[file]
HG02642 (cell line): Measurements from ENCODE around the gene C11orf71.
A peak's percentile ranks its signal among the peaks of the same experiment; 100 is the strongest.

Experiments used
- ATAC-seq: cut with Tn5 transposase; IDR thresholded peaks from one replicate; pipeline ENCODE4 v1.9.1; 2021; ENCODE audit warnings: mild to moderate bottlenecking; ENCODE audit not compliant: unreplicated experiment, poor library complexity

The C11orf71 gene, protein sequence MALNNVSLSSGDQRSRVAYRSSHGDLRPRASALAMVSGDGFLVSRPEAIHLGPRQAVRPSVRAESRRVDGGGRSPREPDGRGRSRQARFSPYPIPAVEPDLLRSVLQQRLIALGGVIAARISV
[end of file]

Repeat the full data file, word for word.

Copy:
HG02642 (cell line): Measurements from ENCODE around the gene C11orf71.
A peak's percentile ranks its signal among the peaks of the same experiment; 100 is the strongest.

Experiments used
- ATAC-seq: cut with Tn5 transposase; IDR thresholded peaks from one replicate; pipeline ENCODE4 v1.9.1; 2021; ENCODE audit warnings: mild to moderate bottlenecking; ENCODE audit not compliant: unreplicated experiment, poor library complexity

The C11orf71 gene, protein sequence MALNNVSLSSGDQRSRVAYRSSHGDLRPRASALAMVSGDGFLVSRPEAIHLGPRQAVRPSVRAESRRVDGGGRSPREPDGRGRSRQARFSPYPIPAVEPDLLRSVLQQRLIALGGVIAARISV